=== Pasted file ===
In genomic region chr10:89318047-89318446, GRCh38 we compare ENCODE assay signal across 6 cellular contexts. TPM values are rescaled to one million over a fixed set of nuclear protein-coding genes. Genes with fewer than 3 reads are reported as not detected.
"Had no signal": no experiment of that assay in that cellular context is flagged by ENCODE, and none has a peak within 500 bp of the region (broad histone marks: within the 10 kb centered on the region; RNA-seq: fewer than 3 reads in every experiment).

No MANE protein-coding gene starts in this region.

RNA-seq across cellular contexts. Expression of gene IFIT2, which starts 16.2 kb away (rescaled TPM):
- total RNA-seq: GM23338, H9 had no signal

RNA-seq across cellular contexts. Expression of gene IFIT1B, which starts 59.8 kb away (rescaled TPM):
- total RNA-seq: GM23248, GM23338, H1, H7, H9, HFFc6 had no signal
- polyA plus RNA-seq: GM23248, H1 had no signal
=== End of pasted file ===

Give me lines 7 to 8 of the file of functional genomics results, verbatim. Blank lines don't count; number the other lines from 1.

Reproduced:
- total RNA-seq: GM23248, GM23338, H1, H7, H9, HFFc6 had no signal
- polyA plus RNA-seq: GM23248, H1 had no signal